DIRECTED BY: DANIEL ROHER/2020
The Band are already regarded as one of rock music’s most iconic bands. Known to have been the backing band for Bob Dylan, their swan song was beautifully filmed in Martin Scorsese’s The Last Waltz, which included many guest artists like Neil Young, and Eric Clapton. Now, The Band’s chief songwriter, Robbie Robertson, pulls back the curtain and allows director Daniel Roher to document the humble beginnings of Robertson, and how that ultimately led to one of the most creative musical outlets ever assembled in the documentary Once Were Brothers: Robbie Robertson and the Band.
Robertson was a young kid from Toronto, Ontario, Canada whose mother was a part of the Six Nations Reserve, and his unknown father was part of the “Hebrew Mafia”. This is truly a unique combination, but it was very influential on Robertson. It was his time spent at Six Nations where he learned to play guitar, and he was then caught up in the 1950’s wave of rock n’ roll. Eventually he started a band and found himself opening for Ronnie Hawkins and the Hawks, a rockabilly group from Arkansas. This led to him joining their road crew, and eventually playing bass for the band. He also co-wrote two songs in 1959 for Ronnie Hawkins.
While this all led Robertson out of Canada into Arkansas, the real impact joining the Hawks had on Robertson was his meeting and becoming friends with the Hawk’s drummer, Levon Helm. By 1961, more turnover led to Rick Danko, Richard Manuel, and Garth Hudson joining. It was this band that would eventually be called The Band. By 1964, they had left Ronnie’s group and went out as Levon and the Hawks. It was then that they attracted interest from Bob Dylan, who would hire them to be his touring band.
Through the use of archival footage, and interviews with Ronnie Hawkins, Dominque Robertson (Robbie’s ex-wife), Bob Dylan, Bruce Springsteen, Eric Clapton, Van Morrison, David Geffen, Jann Wenner, Taj Mahal, Rick Dano, and archival footage of George Harrison, Levon Helm, Chuck Berry, Richard Manuel, Rick Danko, and Garth Hudson, Once Were Brothers draws the viewer into the a deeper story of friendship and brotherhood that transcends even the music they made together. Despite the way that things ended and the fact that The Band never stepped on stage again following the concert filmed by Scorsese for The Last Waltz, Once Were Brothers becomes a loving coda to their story.
While the film is mostly sympathetic to Robbie Robertson, it seeks to provide a nuanced picture of the troubles that eventually plagued this band. From the Bob Dylan tour in 1965-66 which saw them getting booed from the first note to the last due to fans who were infuriated that folk hero Dylan had dared to plug in his guitar and play rock n’ roll. Eventually Helm left to go work on an oil rig in the gulf of Mexico, but it proved to be only a temporary setback.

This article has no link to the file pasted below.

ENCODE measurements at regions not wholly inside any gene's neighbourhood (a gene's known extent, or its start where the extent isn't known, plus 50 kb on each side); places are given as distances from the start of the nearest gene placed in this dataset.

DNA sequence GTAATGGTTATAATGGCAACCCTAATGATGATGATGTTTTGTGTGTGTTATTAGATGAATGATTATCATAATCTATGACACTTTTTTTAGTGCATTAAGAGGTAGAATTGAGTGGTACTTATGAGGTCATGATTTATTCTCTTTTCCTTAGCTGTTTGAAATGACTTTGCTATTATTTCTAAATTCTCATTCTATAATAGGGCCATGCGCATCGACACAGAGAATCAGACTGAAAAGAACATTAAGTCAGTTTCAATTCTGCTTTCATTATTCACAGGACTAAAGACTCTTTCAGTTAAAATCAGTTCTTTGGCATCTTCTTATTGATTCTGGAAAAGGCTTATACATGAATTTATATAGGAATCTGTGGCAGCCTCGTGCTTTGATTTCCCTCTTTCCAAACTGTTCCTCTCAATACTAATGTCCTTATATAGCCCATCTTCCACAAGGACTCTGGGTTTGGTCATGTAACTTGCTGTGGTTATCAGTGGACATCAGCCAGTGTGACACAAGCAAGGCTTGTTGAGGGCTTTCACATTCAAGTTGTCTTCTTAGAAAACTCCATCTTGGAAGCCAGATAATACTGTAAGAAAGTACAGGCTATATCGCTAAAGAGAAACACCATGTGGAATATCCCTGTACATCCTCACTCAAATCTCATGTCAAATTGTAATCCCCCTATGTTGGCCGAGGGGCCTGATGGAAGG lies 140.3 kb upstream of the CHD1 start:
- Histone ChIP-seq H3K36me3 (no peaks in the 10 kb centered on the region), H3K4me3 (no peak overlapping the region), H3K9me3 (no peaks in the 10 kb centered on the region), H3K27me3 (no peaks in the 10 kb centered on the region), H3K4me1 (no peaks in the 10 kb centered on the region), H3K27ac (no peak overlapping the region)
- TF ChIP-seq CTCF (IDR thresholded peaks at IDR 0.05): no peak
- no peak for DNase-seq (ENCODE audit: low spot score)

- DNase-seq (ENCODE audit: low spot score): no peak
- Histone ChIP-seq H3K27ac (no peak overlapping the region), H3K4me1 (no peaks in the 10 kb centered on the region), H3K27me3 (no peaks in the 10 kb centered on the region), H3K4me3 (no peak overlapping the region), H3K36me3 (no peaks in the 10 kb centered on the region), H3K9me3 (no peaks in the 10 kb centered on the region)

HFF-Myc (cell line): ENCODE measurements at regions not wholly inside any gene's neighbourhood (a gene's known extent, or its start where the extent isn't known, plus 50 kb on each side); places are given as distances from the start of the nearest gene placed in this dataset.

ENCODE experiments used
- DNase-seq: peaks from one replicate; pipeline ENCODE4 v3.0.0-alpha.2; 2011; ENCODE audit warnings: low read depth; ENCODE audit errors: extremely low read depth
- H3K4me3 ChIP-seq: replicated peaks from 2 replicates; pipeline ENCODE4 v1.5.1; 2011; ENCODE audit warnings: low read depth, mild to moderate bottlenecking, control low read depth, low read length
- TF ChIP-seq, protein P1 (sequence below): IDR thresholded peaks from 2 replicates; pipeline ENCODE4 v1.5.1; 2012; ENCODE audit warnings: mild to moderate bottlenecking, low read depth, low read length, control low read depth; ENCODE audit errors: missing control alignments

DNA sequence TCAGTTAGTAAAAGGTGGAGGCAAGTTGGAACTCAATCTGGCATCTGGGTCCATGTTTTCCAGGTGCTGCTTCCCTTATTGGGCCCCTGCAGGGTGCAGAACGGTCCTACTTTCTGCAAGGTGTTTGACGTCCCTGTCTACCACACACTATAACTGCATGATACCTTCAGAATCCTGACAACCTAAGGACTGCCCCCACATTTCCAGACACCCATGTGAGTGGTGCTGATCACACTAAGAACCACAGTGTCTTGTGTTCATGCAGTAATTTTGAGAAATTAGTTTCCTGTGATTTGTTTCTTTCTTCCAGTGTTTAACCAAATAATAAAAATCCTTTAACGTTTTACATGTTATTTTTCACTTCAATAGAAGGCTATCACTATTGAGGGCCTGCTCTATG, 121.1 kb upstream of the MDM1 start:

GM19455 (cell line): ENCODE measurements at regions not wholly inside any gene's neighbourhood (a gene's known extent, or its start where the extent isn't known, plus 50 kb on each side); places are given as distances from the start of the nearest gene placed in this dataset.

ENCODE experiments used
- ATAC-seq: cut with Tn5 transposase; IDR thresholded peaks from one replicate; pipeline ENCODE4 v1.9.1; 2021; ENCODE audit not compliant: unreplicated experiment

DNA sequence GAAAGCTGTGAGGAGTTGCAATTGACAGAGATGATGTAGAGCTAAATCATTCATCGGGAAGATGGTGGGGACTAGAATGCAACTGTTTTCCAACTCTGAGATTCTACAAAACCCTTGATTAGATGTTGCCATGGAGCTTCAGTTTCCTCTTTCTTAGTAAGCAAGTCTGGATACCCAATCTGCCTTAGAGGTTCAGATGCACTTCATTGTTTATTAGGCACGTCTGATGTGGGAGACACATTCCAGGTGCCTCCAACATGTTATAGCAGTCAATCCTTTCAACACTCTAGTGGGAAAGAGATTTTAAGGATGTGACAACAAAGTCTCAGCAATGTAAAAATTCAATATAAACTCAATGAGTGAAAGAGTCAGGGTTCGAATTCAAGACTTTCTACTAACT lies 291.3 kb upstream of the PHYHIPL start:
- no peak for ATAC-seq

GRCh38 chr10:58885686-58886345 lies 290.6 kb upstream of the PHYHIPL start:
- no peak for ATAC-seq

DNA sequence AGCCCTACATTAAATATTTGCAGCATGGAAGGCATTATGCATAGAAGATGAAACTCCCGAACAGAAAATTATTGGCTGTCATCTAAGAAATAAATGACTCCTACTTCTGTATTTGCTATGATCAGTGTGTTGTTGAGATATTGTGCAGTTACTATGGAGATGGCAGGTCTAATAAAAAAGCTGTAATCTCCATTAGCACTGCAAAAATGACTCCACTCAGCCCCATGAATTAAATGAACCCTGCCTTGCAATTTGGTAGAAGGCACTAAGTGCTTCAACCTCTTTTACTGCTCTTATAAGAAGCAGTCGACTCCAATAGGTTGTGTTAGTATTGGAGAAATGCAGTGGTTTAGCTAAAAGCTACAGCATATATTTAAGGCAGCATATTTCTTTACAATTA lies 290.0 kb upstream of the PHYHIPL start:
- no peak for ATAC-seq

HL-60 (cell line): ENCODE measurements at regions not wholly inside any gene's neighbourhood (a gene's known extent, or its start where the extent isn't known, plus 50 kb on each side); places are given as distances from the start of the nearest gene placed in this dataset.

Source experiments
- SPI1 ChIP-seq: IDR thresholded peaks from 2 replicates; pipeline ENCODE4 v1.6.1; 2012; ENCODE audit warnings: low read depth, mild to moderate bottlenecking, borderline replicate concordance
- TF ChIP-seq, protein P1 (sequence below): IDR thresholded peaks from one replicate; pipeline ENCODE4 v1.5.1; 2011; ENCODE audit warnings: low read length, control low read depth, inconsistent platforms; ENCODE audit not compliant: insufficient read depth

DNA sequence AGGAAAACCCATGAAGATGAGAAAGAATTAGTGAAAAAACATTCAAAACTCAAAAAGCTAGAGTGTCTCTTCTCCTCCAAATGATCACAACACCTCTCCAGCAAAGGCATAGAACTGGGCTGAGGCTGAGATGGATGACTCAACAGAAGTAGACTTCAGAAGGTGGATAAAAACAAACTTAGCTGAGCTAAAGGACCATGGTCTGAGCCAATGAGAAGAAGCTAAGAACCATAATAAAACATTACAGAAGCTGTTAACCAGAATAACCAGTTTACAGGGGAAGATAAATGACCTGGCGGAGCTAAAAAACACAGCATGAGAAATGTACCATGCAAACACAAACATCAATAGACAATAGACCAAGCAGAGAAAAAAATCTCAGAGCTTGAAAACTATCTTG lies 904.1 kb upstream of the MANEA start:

The true glimpse of creativity comes from the next period in The Band’s journey as they follow Dylan to upstate New York in Woodstock. There they lived in the “Big Pink” house, playing daily in the basement. Dylan would come over and this eventually led to the infamous “basement tapes”. Robertson finally gets a hold of Levon Helm and brings him back into the fold, leading to a recording that would serve as their first album “Music from the Big Pink“. The footage of The Band creating with Bob Dylan was very insightful, and the footage of them hanging out together only reinforced the depth that I experience listening to their music.
As with any other rock doc, Once Were Brothers chronicles the struggle these individuals begin to have with success. Alcoholism, substance abuse, car accidents, and the like begin to derail the tight camaraderie that had previously existed. It is clear from the film that Robertson wishes things would have ended better. The thing that shines through the most of course, is the music itself. The Last Waltz was an attempt to rise above all of the other distractions and simply celebrate what made them such a powerful force together. Songs like “Up on Cripple Creek“, “The Shape I’m In“, “Ophelia“, “The Night They Drove Old Dixie Down“, and “The Weight” will stand the test of time.
The film does deal with the later criticisms that came from Levon Helm about The Last Waltz in particular, as well as his disputes with Robertson over songwriting credits. In doing so, though, it largely dismisses Helm’s gripes, sweeping them under the rug as a product of Helm’s drug use. Given that Helm, Danko, and Manuel are all dead, and Hudson sold any rights he had to The Band to Robbie Robertson, this is clearly Robertson’s take on the group. Having more of Garth Hudson’s input would have made this a more complete documentary as it relates to the story of The Band.
Ultimately, this documentary, is about Robertson, so it is his voice that will prevail. His song “Once Were Brothers” serves as the title of this film as it was a song written by Robertson as he reminisced about his former bandmates, and the myriad of experiences they shared together for over 16 years. It is clear that Robertson, who went on to great success as a solo artist and as a collaborator with Scorsese even up to this last year’s The Irishman, still cherishes his time with The Band.
For all of the water that has passed under the proverbial bridge, Once Were Brothers serves as an appropriate coda that further cements the legacy of The Band as one of rock music’s greatest artists. The music is timeless, the backstory of how they came together is vital to understanding how a band like The Band came to be, and how they initially orchestrated an entity that sought for the whole to be great than each individual part. Once Were Brothers shows The Band, warts and all, including its undoing when the focus shifted from the whole, to the individual members. In the end, what truly matters is the very thing that will be remembered: the music.